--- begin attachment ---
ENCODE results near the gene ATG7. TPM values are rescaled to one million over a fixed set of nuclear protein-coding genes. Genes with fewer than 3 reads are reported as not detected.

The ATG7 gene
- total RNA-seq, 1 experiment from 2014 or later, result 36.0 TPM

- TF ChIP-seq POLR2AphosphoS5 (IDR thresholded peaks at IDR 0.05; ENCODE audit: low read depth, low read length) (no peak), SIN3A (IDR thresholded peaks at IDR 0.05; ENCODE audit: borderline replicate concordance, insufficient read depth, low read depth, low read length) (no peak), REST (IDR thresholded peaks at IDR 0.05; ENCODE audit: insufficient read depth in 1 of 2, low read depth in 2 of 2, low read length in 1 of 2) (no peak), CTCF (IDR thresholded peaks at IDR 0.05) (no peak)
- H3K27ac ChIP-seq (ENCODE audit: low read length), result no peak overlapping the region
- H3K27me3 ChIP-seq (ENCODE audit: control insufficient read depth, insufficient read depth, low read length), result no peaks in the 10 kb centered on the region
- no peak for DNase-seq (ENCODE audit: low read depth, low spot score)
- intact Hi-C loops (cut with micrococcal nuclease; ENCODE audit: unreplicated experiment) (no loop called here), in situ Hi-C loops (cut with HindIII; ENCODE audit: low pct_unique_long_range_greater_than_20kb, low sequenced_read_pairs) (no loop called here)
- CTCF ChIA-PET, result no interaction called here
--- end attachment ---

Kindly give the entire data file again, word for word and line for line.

ENCODE results near the gene ATG7. TPM values are rescaled to one million over a fixed set of nuclear protein-coding genes. Genes with fewer than 3 reads are reported as not detected.

The ATG7 gene
- total RNA-seq, 1 experiment from 2014 or later, result 36.0 TPM

- TF ChIP-seq POLR2AphosphoS5 (IDR thresholded peaks at IDR 0.05; ENCODE audit: low read depth, low read length) (no peak), SIN3A (IDR thresholded peaks at IDR 0.05; ENCODE audit: borderline replicate concordance, insufficient read depth, low read depth, low read length) (no peak), REST (IDR thresholded peaks at IDR 0.05; ENCODE audit: insufficient read depth in 1 of 2, low read depth in 2 of 2, low read length in 1 of 2) (no peak), CTCF (IDR thresholded peaks at IDR 0.05) (no peak)
- H3K27ac ChIP-seq (ENCODE audit: low read length), result no peak overlapping the region
- H3K27me3 ChIP-seq (ENCODE audit: control insufficient read depth, insufficient read depth, low read length), result no peaks in the 10 kb centered on the region
- no peak for DNase-seq (ENCODE audit: low read depth, low spot score)
- intact Hi-C loops (cut with micrococcal nuclease; ENCODE audit: unreplicated experiment) (no loop called here), in situ Hi-C loops (cut with HindIII; ENCODE audit: low pct_unique_long_range_greater_than_20kb, low sequenced_read_pairs) (no loop called here)
- CTCF ChIA-PET, result no interaction called here